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## Re: [igraph] R-implementations of games

 From: Arthur Kaiser Subject: Re: [igraph] R-implementations of games Date: Wed, 03 Feb 2010 16:55:44 +0100 User-agent: Mozilla/5.0 (Windows; U; Windows NT 5.1; de; rv:1.9.1.7) Gecko/20100111 Thunderbird/3.0.1

```Hi,
@Tamas. Thanks. I want to do it right this way.

@Gabor

```
How can I get and use an edge list matrix? Can you give me a code example, please?
```
I'm actualy thinking about an aging.prefatt.game with a random part:

P[i] ~ (c k[i]^alpha) (d l[i]^beta) (e r[i]^gamma)

The combine which I´m referring is shown in this example:

my.example.game<-function(n, directed=TRUE){

graph<-graph.empty(directed)

for(i in 1:n){

# and the rest

#regular latice

#some flavour of er

#some flavour of ba
startvertices<-graph[4][[1]] #incoming ends vector
maxj<-length(startvertices)

j<-sample(1:maxj, 1)
vj<-startvertices[j] #to

graph<-simplify(graph)
}
return(graph)
}

```
I don´t think that this would be an usefull combination. I like to try out some -more or less strange- ideas, especially quick and easy ones. You are right. R implementations are slower, but performance is not the problem. It's ok for me to wait some seconds longer. If I create the union of two graphs (e.g. ba+lattice) the result should have different properties than the graphs which I generated within my example (without random part). What do you think about this?
```
Best Regards,
Arthur

Am 02.02.2010 13:29, schrieb Gábor Csárdi:
```
```Hi,

On Mon, Feb 1, 2010 at 8:58 PM, Arthur Kaiser<address@hidden>  wrote:
```
```Hallo,
do R-implementations of games exist?
```
```no, at least not within the package. There might be some code
available here and there, e.g. on this mailing list.

```
```I especially need a R-implementation of aging.prefatt.game.
Here is an example of a simple barabasi.game implementation:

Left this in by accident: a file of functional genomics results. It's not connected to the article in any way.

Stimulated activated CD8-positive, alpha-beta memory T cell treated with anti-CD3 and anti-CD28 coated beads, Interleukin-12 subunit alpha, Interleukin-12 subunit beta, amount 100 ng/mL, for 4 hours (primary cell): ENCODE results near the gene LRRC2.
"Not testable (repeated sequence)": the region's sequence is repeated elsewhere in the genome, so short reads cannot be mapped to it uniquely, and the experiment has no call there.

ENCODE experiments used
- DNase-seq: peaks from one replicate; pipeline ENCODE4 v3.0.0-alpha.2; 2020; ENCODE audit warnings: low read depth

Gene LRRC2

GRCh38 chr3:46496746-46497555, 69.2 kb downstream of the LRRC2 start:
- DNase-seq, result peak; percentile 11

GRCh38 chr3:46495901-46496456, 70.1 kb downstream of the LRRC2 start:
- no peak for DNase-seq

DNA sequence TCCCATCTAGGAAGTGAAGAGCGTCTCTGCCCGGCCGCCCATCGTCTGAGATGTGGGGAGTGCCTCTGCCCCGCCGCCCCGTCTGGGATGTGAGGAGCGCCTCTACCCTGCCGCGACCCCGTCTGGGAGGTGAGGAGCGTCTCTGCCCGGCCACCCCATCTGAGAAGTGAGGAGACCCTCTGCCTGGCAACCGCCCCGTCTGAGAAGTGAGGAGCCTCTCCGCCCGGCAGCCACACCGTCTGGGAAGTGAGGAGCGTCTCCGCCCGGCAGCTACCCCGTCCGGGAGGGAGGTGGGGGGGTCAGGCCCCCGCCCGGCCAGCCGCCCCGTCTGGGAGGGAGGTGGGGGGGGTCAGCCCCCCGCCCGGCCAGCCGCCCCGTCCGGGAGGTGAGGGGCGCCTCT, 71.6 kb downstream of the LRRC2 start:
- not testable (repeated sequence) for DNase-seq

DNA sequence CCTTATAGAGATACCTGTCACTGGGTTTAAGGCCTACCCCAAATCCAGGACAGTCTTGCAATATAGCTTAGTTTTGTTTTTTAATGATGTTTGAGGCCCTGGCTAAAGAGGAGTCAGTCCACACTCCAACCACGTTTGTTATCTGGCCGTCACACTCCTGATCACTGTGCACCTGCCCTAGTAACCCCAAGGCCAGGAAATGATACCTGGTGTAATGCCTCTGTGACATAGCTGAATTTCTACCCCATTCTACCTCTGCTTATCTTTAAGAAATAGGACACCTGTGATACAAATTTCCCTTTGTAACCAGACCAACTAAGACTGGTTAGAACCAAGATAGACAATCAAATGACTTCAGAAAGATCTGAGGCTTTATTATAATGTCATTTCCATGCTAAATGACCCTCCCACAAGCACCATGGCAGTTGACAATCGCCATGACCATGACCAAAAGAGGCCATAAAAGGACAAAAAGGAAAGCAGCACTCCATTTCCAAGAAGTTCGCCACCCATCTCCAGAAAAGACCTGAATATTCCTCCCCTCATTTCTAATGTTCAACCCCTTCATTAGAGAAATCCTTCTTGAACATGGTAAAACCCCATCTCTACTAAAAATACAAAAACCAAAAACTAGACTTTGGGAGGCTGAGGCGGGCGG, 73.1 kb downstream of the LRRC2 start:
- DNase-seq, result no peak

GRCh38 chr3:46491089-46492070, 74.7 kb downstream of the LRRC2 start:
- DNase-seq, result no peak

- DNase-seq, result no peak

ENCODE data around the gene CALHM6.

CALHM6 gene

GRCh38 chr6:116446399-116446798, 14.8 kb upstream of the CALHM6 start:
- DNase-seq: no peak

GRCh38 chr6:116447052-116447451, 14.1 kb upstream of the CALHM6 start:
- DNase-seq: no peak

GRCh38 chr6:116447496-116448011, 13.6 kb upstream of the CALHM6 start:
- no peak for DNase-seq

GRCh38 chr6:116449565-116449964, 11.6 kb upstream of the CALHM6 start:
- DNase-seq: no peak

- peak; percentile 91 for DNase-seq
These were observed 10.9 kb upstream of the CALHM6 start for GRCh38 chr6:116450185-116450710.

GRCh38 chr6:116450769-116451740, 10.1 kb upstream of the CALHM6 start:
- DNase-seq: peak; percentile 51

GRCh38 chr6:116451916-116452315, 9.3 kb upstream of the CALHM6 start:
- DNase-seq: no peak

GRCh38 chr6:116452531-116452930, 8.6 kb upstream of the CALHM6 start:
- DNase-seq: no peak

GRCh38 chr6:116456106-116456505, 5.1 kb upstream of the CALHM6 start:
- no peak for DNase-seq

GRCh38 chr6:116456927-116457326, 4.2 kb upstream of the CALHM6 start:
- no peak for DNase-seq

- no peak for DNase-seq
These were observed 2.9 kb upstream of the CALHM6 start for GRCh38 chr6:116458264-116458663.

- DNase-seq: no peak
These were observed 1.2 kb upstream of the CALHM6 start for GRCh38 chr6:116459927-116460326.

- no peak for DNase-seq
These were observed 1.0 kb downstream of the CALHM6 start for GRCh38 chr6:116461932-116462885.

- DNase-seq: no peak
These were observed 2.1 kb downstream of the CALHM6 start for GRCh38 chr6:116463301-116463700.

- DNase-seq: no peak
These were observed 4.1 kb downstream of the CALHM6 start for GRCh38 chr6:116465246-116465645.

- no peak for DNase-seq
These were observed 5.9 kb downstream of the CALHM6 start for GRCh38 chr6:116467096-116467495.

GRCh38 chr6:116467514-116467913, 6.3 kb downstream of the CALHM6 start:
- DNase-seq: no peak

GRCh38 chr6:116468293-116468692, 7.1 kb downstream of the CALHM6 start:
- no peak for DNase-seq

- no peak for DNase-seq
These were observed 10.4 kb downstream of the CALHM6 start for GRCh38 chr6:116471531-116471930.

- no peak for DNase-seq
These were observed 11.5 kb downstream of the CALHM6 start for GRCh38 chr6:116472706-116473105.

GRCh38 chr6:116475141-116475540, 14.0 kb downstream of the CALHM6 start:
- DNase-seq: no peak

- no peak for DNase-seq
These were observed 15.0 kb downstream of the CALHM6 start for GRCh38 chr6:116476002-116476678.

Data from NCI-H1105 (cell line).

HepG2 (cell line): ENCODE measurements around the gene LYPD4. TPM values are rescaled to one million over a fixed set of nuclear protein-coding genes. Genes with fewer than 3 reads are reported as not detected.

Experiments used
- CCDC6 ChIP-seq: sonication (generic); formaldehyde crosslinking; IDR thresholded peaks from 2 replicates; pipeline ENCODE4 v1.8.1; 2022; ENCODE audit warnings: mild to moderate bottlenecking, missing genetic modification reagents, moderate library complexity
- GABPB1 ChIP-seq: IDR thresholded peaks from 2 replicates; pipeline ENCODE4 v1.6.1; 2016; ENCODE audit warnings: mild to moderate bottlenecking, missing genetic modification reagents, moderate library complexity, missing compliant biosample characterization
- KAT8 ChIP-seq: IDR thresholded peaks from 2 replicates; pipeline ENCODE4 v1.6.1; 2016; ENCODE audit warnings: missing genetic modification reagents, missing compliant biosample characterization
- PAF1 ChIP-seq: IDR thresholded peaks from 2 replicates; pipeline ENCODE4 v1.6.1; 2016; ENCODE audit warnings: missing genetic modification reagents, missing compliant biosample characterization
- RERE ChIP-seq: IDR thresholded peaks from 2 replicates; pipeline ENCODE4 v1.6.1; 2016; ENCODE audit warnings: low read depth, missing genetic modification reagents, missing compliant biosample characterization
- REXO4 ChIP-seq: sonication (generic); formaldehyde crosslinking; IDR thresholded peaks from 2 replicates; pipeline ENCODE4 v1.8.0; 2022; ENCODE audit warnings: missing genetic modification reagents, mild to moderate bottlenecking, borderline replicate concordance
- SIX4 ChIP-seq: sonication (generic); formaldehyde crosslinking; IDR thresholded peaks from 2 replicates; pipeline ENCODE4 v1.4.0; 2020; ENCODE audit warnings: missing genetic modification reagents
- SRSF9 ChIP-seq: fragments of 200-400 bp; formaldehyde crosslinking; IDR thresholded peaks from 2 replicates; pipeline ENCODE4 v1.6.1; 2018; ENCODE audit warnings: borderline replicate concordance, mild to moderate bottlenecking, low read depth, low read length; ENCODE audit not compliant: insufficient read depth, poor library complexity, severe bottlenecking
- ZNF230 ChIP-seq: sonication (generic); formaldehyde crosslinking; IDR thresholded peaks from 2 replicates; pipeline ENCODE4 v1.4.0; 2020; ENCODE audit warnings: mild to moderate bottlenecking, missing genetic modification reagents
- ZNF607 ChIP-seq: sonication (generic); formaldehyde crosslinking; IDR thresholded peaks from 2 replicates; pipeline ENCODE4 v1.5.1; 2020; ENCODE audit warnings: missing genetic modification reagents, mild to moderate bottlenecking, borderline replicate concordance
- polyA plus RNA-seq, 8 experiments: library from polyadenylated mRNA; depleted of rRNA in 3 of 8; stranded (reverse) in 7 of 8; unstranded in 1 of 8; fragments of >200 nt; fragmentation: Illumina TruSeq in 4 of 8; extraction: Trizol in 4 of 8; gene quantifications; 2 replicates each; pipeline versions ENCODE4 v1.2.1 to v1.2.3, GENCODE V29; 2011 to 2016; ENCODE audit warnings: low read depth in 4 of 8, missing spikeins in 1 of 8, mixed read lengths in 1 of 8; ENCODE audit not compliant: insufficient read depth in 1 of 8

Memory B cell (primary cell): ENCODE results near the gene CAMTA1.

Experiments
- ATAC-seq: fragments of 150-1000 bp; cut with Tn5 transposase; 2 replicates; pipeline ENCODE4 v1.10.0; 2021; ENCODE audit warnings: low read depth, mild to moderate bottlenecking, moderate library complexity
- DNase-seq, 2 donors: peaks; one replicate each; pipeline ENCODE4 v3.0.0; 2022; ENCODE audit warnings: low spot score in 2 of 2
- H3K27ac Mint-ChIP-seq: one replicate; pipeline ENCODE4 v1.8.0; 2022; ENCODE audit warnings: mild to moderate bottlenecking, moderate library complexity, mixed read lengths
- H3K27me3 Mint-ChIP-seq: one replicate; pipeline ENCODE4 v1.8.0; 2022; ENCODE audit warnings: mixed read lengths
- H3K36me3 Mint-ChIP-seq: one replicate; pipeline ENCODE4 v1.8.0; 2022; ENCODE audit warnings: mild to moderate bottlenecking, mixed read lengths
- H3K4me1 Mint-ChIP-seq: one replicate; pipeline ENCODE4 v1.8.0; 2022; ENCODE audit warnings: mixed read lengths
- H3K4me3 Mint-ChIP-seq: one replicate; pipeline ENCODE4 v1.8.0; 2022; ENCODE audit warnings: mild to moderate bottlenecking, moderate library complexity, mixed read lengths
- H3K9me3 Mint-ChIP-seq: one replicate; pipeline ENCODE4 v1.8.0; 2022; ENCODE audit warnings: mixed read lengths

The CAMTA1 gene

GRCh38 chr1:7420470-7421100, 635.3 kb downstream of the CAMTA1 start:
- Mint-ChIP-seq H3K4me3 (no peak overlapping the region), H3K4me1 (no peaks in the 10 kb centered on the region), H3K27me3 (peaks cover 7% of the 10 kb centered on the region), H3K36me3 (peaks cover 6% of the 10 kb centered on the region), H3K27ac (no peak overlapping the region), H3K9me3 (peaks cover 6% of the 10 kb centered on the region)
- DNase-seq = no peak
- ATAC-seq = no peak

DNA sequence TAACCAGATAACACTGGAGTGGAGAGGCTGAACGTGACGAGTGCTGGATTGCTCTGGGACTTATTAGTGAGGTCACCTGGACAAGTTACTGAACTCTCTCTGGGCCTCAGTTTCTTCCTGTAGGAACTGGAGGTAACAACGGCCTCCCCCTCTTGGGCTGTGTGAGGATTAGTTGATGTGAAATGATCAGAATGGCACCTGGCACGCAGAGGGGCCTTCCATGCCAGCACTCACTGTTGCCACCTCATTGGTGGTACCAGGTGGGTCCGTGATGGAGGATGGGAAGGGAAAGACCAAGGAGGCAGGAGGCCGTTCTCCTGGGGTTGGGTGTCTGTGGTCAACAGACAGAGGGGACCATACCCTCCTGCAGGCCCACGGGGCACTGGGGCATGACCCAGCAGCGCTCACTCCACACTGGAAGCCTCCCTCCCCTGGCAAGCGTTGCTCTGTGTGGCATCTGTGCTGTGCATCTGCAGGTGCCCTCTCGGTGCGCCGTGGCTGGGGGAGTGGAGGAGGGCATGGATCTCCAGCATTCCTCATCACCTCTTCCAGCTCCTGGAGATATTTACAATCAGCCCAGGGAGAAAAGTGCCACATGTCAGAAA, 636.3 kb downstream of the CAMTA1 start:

my.ba.game<-function(n, directed){
graph<-graph.empty(directed)

for(i in 1:n){
# snapshot
# if(i==x) {write graph}

# and the rest

startvertices<-graph[4][[1]] #in degree
```
```These are indeed the "incoming ends" of the edges, but I would not do
this. This is a violation of the API. Why don't you simply use an edge
list matrix in this loop (probably with pre-allocated size to save
time)? You are not really using anything igraph specific, anyway.

```
```        maxj<-length(startvertices)

j<-sample(1:maxj, 1)
vj<-startvertices[j] #to

graph<-simplify(graph)
}
return(graph)
}

Are you wondering why I ask for this? I need snapshots of the graph during
the generation process. I also want to combine games e.g. ba with a d-dim
latice or a randoom game without writing it in c and compile. Can someone
```
```Tamás already told you about the snapshots. I'm not sure what you mean
by 'combine', but you could just create the lattice separately and
create the union of the two graphs. See e.g. graph.union.

In general, we don't want to rewrite everything in R, just to have
another implementation, so I'm afraid that you'll need to do this for
yourself. Note that the R implementations of these functions will
typically contain 'for' loops and they will be much slower than the C
versions.

Best Regards,
Gabor

```
```Thanks in advance.

Arthur Kaiser

University of Applied Sciences Brandenburg
Faculty of Computer Science and Media

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